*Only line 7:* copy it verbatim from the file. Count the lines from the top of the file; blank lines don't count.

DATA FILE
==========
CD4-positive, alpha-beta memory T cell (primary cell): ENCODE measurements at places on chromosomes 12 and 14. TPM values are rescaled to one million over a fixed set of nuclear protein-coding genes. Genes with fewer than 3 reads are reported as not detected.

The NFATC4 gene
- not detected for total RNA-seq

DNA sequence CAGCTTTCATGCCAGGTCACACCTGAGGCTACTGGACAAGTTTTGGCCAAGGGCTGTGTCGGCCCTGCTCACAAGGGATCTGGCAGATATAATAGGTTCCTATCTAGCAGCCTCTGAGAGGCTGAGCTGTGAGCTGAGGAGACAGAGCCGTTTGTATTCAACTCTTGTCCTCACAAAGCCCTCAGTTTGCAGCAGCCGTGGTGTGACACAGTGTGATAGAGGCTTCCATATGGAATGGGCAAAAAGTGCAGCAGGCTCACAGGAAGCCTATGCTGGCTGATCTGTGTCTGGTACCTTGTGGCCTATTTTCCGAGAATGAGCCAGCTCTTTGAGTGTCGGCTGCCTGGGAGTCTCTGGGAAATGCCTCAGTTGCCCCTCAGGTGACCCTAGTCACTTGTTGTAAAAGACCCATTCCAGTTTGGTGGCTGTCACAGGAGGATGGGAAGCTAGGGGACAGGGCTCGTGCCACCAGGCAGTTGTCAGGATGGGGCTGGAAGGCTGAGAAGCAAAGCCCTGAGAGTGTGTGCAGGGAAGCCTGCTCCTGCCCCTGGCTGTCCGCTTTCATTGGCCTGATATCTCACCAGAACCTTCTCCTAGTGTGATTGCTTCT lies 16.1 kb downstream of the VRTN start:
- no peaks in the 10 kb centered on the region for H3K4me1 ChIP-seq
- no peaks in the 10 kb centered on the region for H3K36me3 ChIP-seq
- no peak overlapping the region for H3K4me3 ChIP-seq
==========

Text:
- no peak overlapping the region for H3K4me3 ChIP-seq